A recent study published in The Journal of Headache and Pain suggests that cannabis may be a viable treatment for chronic pain.
Tilray, a medical cannabis research, cultivation, processing, and distribution company, surveyed 2032 patients who use cannabis to treat 21 various illnesses.
Daily Hive spoke with Philippe Lucas, Vice-President of Patient Research and Access at Tilray and the co-founder of the Vancouver Island Compassion Society, about the implications of the study and future of patient care in the wake of legalization.
Part one of a four-part study focused on cannabis use to treat pain associated with headaches and migraines, with 88% of patients responding “yes” to using cannabis as a headache therapy.
Aside from examining patterns of patient use of medical cannabis to treat pain, the study also gathered data on patient’s preferences of strains, and the reduction and substitution of prescription pain medications.
Patient reports indicate hybrid strains to be the most preferred, specifically OG Shark which has a high THC and low CBD ratio.
Terpene profiles were also evaluated, favouring beta-caryophyllene and beta-myrcene for their anti-inflammatory and analgesic effects.
Patients also reported using less or fully substituting their prescription pain medications (most commonly opiates/opioids) with medical cannabis.
The entourage effect
Results from the report “may point the way down the road to migraine or headache specific cannabis-based medication that would also have specific profiles in terms of preferred terpenes,” said Lucas over the phone.
“Terpenes themselves not only have therapeutic effects but it has been identified that one or two terpenes bind to the endocannabinoid receptors, so they may alter, displace, or otherwise modulate the effects of cannabinoids in our bodies.”
Lucas explained that other academics have suggested “a whole plant product” (when all the biochemical elements of the plant are used instead of filtered out) seems to lead to better tolerability and effects due to something called “the entourage effect.”
“With different cannabinoids and terpenes playing off each other, it both reduces some of the potentially negative side effects associated with cannabis use but also increases the efficacy.”
“It has also been suggested that through the entourage effect, terpene profiles in particular may help explain the subjective differences that patients site from one strain to the next that otherwise might look similar in their cannabinoid ratios.”
Lucas noted that there has been some research into terpenes, particularly in superfoods like blueberries and acai, but “there is a lack of cannabis-specific research in the area.”
The goal of the study was not specifically to get patients to change or substitute opioids but rather to track some of the trends of medical cannabis use to treat pain.
“Patients do self-report a very high rate of substitution of cannabis for prescription drugs and other drugs as well,” said Lucas, noting that about 70% of patients cited cannabis as a substitute, and one-third of the substitutions were for opioids.
“This suggests that cannabis can potentially interrupt the opioid overdose cycle by providing physicians and patients a potentially safer tool in addressing chronic pain.”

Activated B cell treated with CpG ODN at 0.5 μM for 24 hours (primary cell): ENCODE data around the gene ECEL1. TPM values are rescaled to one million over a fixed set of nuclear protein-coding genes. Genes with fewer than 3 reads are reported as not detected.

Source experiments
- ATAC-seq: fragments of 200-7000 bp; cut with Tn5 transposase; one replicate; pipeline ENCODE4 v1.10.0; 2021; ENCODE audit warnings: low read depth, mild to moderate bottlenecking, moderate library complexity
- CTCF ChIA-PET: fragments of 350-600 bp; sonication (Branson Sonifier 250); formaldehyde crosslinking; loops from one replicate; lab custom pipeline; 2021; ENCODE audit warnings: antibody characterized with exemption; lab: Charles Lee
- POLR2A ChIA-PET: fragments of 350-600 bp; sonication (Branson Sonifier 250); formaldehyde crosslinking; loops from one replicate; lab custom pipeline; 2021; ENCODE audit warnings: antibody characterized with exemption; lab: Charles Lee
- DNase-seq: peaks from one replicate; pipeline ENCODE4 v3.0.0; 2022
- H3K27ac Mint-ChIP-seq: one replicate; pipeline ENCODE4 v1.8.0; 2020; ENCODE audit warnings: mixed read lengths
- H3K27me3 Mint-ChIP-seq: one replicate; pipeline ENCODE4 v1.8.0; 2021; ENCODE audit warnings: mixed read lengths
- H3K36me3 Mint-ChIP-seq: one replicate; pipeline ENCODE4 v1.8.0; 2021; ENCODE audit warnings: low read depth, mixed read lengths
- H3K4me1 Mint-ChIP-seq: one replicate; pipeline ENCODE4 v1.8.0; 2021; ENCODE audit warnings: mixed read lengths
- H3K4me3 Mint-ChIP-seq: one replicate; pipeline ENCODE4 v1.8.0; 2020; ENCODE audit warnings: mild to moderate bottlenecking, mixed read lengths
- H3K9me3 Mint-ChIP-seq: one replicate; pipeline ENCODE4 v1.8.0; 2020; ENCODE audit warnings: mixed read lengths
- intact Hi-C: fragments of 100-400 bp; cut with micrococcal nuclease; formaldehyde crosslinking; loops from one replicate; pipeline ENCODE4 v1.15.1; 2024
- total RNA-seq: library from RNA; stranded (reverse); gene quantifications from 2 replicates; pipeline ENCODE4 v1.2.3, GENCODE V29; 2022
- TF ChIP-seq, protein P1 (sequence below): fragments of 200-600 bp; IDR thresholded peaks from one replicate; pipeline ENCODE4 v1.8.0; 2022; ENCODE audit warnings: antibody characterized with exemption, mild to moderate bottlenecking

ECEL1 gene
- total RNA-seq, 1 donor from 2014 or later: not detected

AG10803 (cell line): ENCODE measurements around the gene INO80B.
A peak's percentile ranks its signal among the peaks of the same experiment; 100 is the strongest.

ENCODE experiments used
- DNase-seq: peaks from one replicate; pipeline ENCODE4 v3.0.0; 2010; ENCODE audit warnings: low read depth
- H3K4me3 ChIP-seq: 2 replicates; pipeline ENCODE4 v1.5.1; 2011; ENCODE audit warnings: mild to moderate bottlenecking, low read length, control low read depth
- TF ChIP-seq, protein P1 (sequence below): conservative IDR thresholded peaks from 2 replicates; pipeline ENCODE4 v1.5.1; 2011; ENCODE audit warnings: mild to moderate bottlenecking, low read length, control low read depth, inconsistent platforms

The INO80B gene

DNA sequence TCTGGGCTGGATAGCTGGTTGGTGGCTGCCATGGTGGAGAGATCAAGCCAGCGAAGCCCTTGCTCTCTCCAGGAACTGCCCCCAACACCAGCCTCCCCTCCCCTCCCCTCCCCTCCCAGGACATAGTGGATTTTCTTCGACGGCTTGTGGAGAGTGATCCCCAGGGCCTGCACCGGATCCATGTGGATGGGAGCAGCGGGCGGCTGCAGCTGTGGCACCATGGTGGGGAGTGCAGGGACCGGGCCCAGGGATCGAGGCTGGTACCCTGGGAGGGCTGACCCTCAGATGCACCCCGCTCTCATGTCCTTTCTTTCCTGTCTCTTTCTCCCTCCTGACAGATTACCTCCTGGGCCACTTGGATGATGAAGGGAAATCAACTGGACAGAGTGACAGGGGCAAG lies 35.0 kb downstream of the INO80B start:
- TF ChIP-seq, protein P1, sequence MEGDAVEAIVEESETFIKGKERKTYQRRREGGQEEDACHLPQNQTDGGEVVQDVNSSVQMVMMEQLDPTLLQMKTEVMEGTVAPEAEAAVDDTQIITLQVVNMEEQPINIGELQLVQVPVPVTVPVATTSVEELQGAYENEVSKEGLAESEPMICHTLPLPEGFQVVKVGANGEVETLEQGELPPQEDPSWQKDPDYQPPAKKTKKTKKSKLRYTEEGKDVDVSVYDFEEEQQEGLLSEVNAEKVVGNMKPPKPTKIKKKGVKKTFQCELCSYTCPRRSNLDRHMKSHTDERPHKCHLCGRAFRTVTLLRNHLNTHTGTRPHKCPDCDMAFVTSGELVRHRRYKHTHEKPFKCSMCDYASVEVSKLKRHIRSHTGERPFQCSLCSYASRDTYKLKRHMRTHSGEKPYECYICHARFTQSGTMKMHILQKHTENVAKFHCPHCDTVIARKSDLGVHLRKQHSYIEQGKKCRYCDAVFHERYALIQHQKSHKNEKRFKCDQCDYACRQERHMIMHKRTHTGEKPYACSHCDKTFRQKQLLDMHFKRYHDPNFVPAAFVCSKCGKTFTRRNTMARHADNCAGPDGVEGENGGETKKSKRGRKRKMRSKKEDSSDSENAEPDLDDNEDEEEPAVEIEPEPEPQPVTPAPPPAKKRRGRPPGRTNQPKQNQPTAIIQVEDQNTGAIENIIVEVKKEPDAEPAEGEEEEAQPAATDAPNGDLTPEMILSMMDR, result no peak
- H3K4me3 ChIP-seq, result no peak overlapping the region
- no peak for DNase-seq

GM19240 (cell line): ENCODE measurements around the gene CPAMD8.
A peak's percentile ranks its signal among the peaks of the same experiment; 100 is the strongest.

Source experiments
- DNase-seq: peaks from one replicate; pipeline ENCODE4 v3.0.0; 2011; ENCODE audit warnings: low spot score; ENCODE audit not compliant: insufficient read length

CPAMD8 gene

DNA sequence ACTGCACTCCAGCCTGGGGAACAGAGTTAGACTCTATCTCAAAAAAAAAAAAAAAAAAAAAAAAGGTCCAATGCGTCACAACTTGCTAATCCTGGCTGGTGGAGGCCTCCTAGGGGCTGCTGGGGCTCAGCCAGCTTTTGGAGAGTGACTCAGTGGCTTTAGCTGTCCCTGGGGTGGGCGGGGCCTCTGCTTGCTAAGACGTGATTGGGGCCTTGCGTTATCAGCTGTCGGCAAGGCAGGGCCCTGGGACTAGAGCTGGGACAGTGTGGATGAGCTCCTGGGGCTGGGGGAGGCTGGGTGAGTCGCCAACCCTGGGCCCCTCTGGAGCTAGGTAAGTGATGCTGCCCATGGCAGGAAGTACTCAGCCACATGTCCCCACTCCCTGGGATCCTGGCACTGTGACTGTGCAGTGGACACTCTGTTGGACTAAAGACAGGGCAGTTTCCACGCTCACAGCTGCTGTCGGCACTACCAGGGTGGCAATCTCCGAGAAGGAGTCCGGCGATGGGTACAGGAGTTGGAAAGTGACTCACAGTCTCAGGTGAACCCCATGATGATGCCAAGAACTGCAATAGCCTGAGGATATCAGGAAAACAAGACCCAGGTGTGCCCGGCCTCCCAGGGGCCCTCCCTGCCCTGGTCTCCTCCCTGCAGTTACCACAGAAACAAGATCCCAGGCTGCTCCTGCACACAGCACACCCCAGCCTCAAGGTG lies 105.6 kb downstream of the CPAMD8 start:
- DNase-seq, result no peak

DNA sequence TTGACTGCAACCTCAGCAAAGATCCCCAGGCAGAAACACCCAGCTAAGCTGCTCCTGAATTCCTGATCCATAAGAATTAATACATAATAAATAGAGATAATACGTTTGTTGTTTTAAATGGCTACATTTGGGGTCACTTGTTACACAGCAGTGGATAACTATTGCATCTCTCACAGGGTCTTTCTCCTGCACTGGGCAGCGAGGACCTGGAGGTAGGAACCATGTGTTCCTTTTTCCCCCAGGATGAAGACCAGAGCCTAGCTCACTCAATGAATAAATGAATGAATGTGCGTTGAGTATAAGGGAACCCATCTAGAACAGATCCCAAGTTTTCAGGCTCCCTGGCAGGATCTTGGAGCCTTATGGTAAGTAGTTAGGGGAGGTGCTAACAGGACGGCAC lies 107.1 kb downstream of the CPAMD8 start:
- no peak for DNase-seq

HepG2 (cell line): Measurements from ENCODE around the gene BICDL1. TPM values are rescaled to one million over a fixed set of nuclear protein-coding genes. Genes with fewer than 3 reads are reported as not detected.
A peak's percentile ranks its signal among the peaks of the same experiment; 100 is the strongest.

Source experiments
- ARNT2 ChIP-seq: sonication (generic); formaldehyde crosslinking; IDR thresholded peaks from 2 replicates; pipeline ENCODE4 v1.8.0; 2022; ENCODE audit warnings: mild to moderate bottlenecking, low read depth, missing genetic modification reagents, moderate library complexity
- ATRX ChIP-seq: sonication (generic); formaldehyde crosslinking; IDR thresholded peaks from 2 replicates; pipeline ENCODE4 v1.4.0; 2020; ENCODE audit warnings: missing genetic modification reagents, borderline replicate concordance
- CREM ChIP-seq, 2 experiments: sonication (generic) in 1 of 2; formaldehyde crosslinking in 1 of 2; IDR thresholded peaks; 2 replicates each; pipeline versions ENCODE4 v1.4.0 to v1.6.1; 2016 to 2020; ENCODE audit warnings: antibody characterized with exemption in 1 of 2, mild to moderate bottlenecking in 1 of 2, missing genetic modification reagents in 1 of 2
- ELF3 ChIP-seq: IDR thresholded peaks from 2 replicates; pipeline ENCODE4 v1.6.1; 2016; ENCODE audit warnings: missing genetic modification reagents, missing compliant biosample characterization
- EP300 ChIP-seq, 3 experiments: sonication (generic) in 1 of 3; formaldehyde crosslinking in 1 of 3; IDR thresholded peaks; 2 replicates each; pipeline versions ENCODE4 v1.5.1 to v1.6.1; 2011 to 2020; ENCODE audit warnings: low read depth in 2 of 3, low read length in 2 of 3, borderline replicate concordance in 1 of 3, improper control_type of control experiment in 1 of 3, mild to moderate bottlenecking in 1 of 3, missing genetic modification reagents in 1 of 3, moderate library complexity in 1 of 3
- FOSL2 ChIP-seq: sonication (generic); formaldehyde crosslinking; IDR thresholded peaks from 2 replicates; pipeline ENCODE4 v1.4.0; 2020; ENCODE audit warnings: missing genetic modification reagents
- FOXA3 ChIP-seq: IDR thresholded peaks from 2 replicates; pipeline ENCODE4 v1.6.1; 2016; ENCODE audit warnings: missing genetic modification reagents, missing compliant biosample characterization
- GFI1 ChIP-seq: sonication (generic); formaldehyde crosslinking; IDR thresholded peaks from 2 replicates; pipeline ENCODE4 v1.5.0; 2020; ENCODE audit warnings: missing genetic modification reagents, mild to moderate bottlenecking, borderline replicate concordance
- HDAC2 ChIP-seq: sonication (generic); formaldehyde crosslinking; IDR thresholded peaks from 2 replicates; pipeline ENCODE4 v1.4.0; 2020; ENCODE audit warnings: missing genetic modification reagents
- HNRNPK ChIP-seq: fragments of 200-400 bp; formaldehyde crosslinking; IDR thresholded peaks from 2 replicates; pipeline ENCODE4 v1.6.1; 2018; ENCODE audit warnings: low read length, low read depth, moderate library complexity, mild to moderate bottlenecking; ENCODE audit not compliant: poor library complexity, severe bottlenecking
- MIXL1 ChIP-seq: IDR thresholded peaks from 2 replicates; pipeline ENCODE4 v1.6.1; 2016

“We know a lot of patients were successfully using cannabis as an adjunct treatment to opioids in order to not have to increase their doses of opioids, and a great percentage of patients seem to be suggesting that they are using cannabis as a full-on replacement for opioid therapy.”
Consumption methods and patient access
Raw flower vaporization was the most popular method of cannabis consumption of patients surveyed, with an overall trend showing that 50% are vaping or taking edibles.
“If you look at black market trends of medical and recreational [cannabis use] there is an increased use and demand of oil-based vaporization,” said Lucas.
“Vape pens and cartridges are not legally available in Canada yet and I think it’s to the great detriment of patients who are seeking out this alternative to smoking because they want the rapid affects you get through inhalation but they don’t want to smoke their product.”
“Federal restrictions (on the production/sale of vape pens) are encouraging patients to seek these alternatives elsewhere or to continue to use smoke products instead of shifting to these potentially safer modes of inhalation.”
Although the Canadian government has committed to regulating extractions within 12 months of legalization, Lucas believes that “we really need to speed up access to alternative methods of ingestion.”
“In terms of priority of access for patients, I think I would put vape cartridges ahead of edibles and concentrates and I would certainly hope that the government makes them available before the 12 month time period they have given themselves.”
“The opportunity presented by C-45 (The Cannabis Act) is not only to reduce the potential harms associated with cannabis use by bringing it out of the black market and regulating its production and access, but also tracking the potential positive beneficial impacts of these changes associated with the legalization of cannabis and cannabis use itself.”
Lucas concluded by saying he “couldn’t be more pleased that we’re finally moving away from cannabis policies based on fear, prejudice and misinformation, and moving towards policies based on science, reason, and compassion.”